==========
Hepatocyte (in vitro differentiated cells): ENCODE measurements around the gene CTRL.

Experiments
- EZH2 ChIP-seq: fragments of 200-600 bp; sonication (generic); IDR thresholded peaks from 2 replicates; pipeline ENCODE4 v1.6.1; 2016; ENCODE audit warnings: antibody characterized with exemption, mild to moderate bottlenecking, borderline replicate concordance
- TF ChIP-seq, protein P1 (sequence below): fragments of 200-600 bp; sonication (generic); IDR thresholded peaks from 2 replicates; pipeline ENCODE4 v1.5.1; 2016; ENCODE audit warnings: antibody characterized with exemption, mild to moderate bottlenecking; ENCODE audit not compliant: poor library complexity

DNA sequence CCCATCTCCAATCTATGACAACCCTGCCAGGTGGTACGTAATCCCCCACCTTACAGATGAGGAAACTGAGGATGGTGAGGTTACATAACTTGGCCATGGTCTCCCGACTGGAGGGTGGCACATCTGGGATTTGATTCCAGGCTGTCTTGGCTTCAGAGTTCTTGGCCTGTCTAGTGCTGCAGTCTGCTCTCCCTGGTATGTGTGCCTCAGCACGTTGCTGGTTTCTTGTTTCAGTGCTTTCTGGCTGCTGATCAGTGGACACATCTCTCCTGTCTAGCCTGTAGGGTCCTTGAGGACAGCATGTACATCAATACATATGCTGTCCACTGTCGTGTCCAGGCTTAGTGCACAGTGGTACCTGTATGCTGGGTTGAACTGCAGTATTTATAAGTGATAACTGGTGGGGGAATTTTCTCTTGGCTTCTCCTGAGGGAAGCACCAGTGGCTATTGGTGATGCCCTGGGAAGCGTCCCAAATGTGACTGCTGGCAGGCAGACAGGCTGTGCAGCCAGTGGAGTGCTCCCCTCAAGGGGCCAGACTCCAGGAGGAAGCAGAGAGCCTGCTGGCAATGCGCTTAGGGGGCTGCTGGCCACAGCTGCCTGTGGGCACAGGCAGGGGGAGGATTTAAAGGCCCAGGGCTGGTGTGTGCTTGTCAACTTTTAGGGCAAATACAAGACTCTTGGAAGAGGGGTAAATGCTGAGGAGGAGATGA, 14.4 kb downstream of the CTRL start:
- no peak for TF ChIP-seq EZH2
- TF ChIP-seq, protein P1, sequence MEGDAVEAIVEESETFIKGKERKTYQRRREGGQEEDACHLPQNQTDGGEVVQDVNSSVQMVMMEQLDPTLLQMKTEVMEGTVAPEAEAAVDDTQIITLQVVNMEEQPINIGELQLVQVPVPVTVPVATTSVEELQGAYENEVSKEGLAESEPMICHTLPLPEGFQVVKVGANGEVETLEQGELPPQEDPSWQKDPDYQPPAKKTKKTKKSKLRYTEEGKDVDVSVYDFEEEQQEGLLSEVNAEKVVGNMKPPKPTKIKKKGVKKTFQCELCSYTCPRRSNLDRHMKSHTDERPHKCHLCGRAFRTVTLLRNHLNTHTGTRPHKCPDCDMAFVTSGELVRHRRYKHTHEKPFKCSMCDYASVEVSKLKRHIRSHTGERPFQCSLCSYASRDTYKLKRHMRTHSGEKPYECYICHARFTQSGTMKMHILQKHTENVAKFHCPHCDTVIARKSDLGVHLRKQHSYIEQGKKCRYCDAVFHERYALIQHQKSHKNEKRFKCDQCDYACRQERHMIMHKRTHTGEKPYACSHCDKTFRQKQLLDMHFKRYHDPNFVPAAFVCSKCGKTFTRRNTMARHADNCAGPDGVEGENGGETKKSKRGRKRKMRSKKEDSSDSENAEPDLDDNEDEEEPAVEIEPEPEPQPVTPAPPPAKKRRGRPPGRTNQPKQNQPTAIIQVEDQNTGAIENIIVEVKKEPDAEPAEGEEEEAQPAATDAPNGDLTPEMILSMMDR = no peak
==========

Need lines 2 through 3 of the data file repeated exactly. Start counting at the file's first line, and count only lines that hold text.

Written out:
Experiments
- EZH2 ChIP-seq: fragments of 200-600 bp; sonication (generic); IDR thresholded peaks from 2 replicates; pipeline ENCODE4 v1.6.1; 2016; ENCODE audit warnings: antibody characterized with exemption, mild to moderate bottlenecking, borderline replicate concordance